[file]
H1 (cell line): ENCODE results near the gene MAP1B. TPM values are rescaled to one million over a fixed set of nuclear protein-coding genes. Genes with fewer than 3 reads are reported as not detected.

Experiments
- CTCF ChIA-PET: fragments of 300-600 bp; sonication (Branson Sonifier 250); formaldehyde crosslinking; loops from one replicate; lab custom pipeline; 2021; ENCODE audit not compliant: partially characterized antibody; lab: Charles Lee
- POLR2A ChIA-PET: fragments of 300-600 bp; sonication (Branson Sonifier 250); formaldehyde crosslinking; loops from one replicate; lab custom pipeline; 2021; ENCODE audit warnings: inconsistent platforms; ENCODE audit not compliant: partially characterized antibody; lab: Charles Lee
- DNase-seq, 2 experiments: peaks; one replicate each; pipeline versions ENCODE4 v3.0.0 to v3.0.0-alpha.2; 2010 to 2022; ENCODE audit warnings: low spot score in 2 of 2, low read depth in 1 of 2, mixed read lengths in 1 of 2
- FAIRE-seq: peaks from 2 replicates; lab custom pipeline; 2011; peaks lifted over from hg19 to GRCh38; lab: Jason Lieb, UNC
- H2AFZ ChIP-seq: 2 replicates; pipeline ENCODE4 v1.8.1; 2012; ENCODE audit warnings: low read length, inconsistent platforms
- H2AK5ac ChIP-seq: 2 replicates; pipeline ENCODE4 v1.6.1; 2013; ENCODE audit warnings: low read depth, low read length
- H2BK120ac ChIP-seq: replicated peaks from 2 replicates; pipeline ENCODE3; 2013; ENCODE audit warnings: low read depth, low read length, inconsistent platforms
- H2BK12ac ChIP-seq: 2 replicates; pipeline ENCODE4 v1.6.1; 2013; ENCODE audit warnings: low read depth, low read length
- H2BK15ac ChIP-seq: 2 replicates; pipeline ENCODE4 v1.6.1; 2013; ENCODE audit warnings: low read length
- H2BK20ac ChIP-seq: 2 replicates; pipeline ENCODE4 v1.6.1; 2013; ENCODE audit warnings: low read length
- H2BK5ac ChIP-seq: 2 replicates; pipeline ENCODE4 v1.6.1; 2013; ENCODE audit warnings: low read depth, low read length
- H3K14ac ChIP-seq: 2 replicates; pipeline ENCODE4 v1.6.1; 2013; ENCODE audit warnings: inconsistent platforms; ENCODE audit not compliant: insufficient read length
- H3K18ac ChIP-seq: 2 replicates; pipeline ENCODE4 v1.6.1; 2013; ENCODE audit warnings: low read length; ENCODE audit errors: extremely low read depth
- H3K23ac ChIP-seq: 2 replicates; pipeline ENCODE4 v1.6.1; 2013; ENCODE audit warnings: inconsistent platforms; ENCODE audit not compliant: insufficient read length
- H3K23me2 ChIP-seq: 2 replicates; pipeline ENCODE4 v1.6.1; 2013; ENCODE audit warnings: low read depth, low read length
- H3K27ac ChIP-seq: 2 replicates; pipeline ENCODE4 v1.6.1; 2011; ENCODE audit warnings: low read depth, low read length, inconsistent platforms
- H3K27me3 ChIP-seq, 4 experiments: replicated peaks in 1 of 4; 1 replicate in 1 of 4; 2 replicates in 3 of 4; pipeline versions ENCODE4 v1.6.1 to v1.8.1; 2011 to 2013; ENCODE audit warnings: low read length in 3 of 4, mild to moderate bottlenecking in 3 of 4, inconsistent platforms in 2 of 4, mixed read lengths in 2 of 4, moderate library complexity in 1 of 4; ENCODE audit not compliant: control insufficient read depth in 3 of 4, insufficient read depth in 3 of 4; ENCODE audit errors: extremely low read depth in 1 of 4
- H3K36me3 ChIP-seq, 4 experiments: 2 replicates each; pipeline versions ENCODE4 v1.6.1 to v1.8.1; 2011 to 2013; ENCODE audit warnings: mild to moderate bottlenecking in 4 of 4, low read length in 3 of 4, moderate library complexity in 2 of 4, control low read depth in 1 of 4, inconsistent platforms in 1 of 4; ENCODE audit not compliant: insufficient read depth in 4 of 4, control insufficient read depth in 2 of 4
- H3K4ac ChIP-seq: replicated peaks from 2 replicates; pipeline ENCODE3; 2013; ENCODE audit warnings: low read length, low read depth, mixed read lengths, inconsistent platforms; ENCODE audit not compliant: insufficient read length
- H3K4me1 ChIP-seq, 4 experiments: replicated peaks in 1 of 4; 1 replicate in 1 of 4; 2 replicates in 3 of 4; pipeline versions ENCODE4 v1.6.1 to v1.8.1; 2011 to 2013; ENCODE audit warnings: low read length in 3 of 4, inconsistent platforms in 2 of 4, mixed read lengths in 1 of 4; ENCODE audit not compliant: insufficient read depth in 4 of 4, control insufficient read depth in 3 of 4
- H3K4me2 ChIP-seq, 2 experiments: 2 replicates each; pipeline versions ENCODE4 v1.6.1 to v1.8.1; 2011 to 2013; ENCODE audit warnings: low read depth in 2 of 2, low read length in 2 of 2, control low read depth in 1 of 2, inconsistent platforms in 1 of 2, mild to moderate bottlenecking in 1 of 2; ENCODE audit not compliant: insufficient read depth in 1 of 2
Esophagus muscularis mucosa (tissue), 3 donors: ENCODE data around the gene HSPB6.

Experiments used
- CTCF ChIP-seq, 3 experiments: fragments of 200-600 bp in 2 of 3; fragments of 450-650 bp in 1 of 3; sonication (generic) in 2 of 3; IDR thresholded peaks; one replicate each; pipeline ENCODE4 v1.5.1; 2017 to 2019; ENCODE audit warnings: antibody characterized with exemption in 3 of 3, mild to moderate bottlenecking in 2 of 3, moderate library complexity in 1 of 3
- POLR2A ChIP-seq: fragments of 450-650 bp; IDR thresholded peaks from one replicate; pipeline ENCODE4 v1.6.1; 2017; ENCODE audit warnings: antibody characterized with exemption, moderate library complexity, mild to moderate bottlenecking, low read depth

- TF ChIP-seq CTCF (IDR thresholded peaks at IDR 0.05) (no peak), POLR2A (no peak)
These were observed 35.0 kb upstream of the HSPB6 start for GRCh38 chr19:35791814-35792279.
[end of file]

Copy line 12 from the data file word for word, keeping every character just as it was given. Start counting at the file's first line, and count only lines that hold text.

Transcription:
- H2BK20ac ChIP-seq: 2 replicates; pipeline ENCODE4 v1.6.1; 2013; ENCODE audit warnings: low read length